Posted on: October 17, 2010 10:57 pm
Edited on: October 17, 2010 11:31 pm
 

Can Oregon make the BCS Championship Game?

Posted by Adam Jacobi

Certainly, one of the teams that got the best news tonight is Oregon, ranked second in the initial BCS rankings. While there's only so much that can be read into these rankings with six games of play remaining, of course, the fact remains that as of right now Oregon is projected to go to Glendale to play for the BCS Championship.

So, those six games. There's no such thing as an automatic win in college football these days, but the Ducks should be heavily favored in the majority of these contests.

October 21, vs. UCLA: UCLA is of the most schizophrenic teams in the country, blowing out Houston and Texas but getting crushed by Stanford and a truly mediocre California. Still, even with the Bruins playing at their best, it's hard to imagine they can put up enough points to keep pace with the Oregon offense.

October 30, at USC: If there's any team left on Oregon's schedule that has the sheer talent to run with the Ducks for 60 minutes, it's likely USC. Lane Kiffin's team, led by emerging star Matt Barkley, is young and lacking in depth, but still explosively athletic. If Oregon's really a championship team, it'll handle the Trojans.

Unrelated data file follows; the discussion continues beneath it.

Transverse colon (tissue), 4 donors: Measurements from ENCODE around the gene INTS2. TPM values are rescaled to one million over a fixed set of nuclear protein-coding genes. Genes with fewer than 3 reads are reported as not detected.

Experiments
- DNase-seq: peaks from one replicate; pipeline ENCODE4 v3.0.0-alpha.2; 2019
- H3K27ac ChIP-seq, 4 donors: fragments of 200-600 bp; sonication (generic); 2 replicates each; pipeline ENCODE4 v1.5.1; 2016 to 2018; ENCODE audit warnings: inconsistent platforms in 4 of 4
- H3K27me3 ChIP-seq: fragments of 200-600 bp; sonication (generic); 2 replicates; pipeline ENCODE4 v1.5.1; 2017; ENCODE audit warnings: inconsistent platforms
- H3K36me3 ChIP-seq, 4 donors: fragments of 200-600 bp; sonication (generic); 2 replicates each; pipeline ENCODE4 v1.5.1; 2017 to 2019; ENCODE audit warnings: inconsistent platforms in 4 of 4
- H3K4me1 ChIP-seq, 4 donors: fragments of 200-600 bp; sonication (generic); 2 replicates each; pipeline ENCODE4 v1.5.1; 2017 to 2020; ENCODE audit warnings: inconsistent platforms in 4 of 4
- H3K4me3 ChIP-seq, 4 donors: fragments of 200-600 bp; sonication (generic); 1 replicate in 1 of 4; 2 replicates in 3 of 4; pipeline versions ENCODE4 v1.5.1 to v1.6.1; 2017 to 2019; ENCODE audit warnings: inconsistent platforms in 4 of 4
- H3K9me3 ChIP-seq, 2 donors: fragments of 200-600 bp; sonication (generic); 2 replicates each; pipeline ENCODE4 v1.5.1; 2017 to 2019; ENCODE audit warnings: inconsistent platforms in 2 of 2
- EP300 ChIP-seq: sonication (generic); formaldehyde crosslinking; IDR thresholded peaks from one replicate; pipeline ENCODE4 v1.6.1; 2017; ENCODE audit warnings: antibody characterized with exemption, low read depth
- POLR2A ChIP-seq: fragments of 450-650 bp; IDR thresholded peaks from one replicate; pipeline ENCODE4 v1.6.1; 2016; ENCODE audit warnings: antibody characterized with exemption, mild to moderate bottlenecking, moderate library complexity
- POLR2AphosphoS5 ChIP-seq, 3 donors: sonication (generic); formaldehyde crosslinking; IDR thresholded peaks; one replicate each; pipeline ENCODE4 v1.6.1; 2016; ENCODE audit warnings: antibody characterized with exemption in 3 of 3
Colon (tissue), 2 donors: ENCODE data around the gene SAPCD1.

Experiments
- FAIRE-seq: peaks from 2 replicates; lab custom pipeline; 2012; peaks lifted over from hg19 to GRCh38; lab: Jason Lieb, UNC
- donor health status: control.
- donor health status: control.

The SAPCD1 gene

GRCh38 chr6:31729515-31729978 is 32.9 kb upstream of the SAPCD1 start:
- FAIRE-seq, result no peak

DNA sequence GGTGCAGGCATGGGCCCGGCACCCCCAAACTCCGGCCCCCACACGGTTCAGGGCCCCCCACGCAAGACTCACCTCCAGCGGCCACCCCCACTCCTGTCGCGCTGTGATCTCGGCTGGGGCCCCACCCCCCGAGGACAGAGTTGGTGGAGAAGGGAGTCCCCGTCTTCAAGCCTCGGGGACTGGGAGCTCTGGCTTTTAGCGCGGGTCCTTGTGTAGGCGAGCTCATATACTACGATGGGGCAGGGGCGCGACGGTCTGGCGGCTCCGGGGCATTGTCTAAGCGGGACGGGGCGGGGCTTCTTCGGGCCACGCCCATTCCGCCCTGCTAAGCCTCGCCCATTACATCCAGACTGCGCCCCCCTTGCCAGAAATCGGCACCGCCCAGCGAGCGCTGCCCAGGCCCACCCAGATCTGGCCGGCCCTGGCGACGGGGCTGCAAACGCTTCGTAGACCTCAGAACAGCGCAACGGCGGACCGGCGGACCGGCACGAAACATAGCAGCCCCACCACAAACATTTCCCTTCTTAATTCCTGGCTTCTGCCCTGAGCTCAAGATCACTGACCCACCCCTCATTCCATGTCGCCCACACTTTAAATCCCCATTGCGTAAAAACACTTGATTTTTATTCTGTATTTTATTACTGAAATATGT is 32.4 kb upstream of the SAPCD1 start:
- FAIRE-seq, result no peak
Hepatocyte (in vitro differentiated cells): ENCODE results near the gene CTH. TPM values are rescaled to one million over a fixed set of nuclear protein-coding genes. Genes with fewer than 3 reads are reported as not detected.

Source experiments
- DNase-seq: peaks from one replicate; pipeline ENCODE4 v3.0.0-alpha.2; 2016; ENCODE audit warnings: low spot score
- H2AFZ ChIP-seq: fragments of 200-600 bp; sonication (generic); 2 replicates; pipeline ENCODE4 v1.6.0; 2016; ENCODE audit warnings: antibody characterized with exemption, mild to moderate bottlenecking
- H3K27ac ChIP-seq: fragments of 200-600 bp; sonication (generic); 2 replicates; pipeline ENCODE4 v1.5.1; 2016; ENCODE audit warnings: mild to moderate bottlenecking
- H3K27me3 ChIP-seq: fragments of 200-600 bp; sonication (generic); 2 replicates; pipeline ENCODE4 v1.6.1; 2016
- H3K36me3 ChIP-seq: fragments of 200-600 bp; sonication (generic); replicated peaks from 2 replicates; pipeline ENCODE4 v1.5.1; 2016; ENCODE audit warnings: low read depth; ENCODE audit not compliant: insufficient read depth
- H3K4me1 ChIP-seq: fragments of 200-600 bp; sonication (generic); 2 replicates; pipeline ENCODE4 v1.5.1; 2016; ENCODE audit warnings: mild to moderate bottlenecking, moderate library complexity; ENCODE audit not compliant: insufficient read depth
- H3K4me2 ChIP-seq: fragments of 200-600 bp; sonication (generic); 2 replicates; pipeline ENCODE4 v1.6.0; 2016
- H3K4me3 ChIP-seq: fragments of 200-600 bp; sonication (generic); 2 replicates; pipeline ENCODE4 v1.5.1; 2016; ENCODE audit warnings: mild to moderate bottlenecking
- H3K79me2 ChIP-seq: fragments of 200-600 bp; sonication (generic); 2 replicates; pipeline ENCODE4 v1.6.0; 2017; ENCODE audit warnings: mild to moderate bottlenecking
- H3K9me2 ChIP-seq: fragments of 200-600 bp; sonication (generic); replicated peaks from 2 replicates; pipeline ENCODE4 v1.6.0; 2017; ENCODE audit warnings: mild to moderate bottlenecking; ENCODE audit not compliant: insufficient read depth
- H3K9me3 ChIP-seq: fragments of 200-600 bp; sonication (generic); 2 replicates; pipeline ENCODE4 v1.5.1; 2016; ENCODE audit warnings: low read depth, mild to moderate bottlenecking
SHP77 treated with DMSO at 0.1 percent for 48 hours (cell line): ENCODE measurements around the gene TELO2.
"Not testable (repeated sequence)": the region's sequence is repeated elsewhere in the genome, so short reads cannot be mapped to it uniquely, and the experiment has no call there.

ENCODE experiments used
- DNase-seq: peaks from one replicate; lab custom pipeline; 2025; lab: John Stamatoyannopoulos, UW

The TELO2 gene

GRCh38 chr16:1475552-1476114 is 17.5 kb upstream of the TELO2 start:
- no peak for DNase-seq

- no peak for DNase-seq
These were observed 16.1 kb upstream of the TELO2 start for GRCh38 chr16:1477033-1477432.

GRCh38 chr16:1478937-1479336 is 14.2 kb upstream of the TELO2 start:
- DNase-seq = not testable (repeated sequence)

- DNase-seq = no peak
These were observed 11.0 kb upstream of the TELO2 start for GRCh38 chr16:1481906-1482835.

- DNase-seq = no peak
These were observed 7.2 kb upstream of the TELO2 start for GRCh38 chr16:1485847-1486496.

November 6 vs. Washington: Anyone think Jake Locker can lead the Huskies to eight touchdowns against Oregon's defense? Because the Ducks are probably putting up at least a 50-spot on the Washington defense.  

November 13 at California: It's a road game, which means the Ducks have no business looking past the Bears. They probably won't, and on paper, they'll probably win by about five or six touchdowns here. But you never know -- there's no such thing as a safe road game anymore. We'll see if the game on paper resembles the game on the field.